Section 177A of the Mississippi Constitution of 1890. By conducting himself in a way which constitutes wilful misconduct in office and conduct which is prejudicial to the administration of justice, bringing his judicial office into disrepute.
¶ 7. The committee filed its findings of fact, conclusions of law, and recommendation with the Commission on February 15, 2008. The Commission accepted and adopted the Committee’s recommendation and thereafter entered its findings of facts, conclusions of law, and recommendation on March 18, 2008. The Commission found that Judge Osborne’s behavior violated Canons 1, 2(A), 2(B), 3(B)(5), and 5(A)(1)(a) of the Mississippi Code of Judicial Conduct, and Section 97-9-59 of the Mississippi Code of 1972, Annotated. The Commission has recommended to this Court that Judge Osborne be removed from office, restrained from ever seeking judicial office again, and assessed with costs of this proceeding in the amount of $731.89.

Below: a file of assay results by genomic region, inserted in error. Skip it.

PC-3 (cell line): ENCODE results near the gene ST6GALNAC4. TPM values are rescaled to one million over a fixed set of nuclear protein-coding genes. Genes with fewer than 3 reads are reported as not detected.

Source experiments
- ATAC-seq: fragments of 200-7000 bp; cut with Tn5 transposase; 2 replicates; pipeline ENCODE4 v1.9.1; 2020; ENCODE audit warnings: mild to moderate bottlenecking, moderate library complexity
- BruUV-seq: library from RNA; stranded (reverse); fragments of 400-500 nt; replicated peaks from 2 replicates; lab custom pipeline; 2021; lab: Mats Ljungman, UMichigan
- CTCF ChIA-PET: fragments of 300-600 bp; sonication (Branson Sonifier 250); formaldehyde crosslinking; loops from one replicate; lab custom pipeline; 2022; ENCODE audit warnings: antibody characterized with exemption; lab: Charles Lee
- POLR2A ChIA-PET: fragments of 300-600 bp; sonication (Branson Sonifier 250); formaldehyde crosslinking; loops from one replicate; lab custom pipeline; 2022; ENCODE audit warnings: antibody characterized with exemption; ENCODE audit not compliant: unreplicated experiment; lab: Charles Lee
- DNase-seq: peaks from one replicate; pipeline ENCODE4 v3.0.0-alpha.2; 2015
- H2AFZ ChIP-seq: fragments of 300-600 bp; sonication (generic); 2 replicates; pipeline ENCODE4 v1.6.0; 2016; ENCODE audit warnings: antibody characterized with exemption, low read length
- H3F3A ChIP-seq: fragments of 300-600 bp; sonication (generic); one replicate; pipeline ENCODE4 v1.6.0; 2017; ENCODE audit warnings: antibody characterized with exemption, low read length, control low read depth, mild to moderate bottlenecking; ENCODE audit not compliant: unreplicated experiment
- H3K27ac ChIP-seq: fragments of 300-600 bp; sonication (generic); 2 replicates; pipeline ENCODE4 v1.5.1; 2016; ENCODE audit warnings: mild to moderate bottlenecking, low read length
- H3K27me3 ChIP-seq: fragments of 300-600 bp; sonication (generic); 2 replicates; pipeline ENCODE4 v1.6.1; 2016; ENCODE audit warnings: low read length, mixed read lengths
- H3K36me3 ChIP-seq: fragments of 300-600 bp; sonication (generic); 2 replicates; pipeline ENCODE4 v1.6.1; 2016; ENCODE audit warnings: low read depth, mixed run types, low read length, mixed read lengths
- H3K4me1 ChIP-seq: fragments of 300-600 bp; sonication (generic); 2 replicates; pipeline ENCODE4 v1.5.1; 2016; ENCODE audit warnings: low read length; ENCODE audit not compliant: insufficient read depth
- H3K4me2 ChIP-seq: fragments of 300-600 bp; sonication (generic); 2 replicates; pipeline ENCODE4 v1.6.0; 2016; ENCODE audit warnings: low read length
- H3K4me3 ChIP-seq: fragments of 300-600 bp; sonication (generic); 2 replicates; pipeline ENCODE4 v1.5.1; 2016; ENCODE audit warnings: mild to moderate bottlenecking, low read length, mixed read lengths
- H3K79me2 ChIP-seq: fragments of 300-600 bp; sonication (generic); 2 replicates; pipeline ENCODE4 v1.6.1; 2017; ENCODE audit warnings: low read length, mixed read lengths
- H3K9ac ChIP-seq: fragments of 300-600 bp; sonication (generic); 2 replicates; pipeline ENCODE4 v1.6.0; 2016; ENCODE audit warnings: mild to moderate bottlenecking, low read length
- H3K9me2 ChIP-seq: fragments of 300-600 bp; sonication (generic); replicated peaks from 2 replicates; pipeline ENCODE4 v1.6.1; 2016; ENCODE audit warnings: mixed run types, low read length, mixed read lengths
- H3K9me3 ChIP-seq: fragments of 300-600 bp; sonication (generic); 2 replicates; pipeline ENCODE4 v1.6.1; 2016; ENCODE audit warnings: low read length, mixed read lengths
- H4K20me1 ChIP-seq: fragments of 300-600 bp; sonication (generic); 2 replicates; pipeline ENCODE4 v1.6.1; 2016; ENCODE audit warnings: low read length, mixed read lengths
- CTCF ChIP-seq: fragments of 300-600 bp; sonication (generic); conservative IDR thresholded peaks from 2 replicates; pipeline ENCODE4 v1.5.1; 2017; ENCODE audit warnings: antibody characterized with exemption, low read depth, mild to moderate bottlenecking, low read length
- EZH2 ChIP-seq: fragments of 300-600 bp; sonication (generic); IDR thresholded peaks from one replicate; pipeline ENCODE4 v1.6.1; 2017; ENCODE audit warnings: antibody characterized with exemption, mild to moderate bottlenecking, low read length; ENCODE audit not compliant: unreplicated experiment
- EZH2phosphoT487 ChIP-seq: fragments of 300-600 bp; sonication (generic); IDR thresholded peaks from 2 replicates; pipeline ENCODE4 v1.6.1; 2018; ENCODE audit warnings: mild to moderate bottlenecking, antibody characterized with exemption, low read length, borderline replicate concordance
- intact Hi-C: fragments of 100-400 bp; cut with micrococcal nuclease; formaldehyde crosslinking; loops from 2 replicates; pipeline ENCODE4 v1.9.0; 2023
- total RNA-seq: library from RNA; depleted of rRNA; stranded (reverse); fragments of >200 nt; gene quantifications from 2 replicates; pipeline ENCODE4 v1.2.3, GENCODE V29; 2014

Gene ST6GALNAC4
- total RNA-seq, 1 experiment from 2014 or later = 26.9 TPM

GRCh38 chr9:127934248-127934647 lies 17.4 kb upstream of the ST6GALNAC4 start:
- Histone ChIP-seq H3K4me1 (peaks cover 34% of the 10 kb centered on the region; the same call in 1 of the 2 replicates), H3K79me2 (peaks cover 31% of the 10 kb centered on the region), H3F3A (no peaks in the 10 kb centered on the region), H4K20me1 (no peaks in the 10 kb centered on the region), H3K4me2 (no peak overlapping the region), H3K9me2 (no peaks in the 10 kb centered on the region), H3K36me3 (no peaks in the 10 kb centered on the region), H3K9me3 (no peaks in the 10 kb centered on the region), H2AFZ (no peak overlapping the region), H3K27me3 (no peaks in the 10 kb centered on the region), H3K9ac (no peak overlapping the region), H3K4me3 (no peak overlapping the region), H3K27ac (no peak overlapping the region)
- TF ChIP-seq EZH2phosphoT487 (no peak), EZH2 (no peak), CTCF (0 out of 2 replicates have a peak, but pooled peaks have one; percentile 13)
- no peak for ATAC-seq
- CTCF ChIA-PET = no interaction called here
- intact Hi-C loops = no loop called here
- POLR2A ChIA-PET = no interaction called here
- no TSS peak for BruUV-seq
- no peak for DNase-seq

12 ¶ 8. Judicial misconduct proceedings are reviewed de novo, giving considerable deference to the findings, based on clear and convincing evidence, of the recommendations of the Commission. Miss. Comm’n on Judicial Performance v. Boland, *111 975 So.2d 882, 888 (Miss.2008) (Boland I ) (citing Miss. Comm’n on Judicial Performance v. Boykin, 763 So.2d 872, 874 (Miss.2000)). This Court, however, is obligated to conduct an independent inquiry. Id. (citing Miss. Comm’n on Judicial Performance v. Neal, 774 So.2d 414, 416 (Miss.2000)). Though the Commission’s findings are considered, this Court is not bound by its findings. Miss. Comm’n on Judicial Performance v. Whitten, 687 So.2d 744, 746 (Miss.1997).